Network Working Group                                           K. Ogawa
Internet-Draft                                           NTT Corporation
Intended status: Standards Track                              W. M. Wang
Expires: April 20, August 26, 2011                   Zhejiang Gongshang University
                                                           E. Haleplidis
                                                    University of Patras
                                                           J. Hadi Salim
                                                       Mojatatu Networks
                                                            Oct 17, 2010
                                                       February 22, 2011

                   ForCES Intra-NE High Availability


   This document discusses CE High Availability within a ForCES NE.

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Table of Contents

   1.  Definitions  . . . . . . . . . . . . . . . . . . . . . . . . .  3
   2.  Introduction . . . . . . . . . . . . . . . . . . . . . . . . .  4
     2.1.  Document Scope . . . . . . . . . . . . . . . . . . . . . .  5
     2.2.  Quantifying Problem Scope  . . . . . . . . . . . . . . . .  5
   3.  RFC5810 CE HA Framework  . . . . . . . . . . . . . . . . . . .  6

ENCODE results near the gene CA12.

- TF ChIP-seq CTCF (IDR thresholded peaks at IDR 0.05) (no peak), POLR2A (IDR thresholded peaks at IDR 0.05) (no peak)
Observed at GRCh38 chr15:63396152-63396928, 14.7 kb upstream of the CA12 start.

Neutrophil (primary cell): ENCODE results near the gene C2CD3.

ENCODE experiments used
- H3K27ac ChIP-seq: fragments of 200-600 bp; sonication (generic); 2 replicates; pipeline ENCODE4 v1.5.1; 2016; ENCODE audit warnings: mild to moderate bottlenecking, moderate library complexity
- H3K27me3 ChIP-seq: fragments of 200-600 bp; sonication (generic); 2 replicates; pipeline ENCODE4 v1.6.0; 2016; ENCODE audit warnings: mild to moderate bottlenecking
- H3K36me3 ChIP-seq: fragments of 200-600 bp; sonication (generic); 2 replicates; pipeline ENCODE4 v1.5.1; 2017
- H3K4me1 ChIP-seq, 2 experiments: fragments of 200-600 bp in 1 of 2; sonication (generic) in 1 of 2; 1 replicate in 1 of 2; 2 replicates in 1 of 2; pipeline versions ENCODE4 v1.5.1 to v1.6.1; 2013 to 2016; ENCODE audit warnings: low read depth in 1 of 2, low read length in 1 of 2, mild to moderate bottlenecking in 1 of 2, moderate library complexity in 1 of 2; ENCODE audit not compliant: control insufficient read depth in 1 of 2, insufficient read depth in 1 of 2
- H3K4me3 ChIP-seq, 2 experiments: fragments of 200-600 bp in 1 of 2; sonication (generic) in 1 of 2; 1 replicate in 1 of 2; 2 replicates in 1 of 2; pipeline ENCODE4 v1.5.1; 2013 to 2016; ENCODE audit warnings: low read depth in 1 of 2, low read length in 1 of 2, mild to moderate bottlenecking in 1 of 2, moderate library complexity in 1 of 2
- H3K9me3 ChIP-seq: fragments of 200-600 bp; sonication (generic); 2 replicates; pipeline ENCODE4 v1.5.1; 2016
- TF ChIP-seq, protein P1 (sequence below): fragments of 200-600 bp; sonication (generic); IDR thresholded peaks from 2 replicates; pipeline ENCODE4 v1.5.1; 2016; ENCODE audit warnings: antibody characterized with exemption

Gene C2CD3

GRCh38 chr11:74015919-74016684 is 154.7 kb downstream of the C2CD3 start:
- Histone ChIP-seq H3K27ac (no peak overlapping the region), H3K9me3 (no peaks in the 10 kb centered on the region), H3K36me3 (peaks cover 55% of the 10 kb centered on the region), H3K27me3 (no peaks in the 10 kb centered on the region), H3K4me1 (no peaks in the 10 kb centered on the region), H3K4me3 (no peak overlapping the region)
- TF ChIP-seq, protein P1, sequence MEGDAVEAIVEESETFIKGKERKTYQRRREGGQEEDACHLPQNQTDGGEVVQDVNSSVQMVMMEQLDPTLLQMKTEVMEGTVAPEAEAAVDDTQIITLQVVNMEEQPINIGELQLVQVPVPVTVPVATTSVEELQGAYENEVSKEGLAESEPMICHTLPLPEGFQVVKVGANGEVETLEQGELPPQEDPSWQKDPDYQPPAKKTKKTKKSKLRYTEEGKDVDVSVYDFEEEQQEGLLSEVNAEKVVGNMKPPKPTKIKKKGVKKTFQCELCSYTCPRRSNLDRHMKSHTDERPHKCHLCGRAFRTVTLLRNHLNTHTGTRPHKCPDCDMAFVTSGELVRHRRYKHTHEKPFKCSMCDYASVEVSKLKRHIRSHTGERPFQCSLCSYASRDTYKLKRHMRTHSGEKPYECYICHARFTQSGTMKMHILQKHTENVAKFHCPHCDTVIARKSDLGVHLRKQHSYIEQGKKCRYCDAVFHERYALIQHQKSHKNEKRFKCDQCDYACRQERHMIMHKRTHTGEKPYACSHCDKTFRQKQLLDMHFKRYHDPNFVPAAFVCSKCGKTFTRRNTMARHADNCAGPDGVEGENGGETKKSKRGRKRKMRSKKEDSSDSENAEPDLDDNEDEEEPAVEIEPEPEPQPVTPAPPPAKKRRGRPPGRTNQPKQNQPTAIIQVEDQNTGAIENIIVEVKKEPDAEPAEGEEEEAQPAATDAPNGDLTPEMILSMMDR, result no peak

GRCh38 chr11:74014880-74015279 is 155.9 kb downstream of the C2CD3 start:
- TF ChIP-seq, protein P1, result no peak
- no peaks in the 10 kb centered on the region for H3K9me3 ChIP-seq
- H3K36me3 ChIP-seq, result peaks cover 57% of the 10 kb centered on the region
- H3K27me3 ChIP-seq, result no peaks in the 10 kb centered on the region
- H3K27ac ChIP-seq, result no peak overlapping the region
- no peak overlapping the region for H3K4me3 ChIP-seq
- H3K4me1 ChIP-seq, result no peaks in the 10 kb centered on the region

3.1.  Current CE High Availability Support . . . . . . . . . . .  6
       3.1.1.  Cold Standby Interaction with ForCES Protocol  . . . .  7
       3.1.2.  Responsibilities for HA  . . . . . . . . . . . . . . .  9
   4.  CE HA Hot Standby  . . . . . . . . . . . . . . . . . . . . . . 10
     4.1.  Changes to the FEPO model  . . . . . . . . . . . . . . . . 12
   5.  IANA Considerations  . . . . . . . . . . . . . . . . . . . . . 11 12
   6.  Security Considerations  . . . . . . . . . . . . . . . . . . . 11 12
   7.  References . . . . . . . . . . . . . . . . . . . . . . . . . . 11 12
     7.1.  Normative References . . . . . . . . . . . . . . . . . . . 11 12
     7.2.  Informative References . . . . . . . . . . . . . . . . . . 11 12
   Appendix 1.  Appendix I - New FEPO version . . . . . . . . . . . . 13
   Authors' Addresses . . . . . . . . . . . . . . . . . . . . . . . . 11 20

1.  Definitions

   The key words "MUST", "MUST NOT", "REQUIRED", "SHALL", "SHALL NOT",
   document are to be interpreted as described in RFC 2119.

   The following definitions are taken from [RFC3654]and [RFC3746]:

   Logical Functional Block (LFB) -- A template that represents a fine-
   grained, logically separate aspects of FE processing.

   ForCES Protocol -- The protocol used at the Fp reference point in the
   ForCES Framework in [RFC3746].

   ForCES Protocol Layer (ForCES PL) -- A layer in the ForCES
   architecture that embodies the ForCES protocol and the state transfer
   mechanisms as defined in [RFC5810].

   ForCES Protocol Transport Mapping Layer (ForCES TML) -- A layer in
   ForCES protocol architecture that specifically addresses the protocol
   message transportation issues, such as how the protocol messages are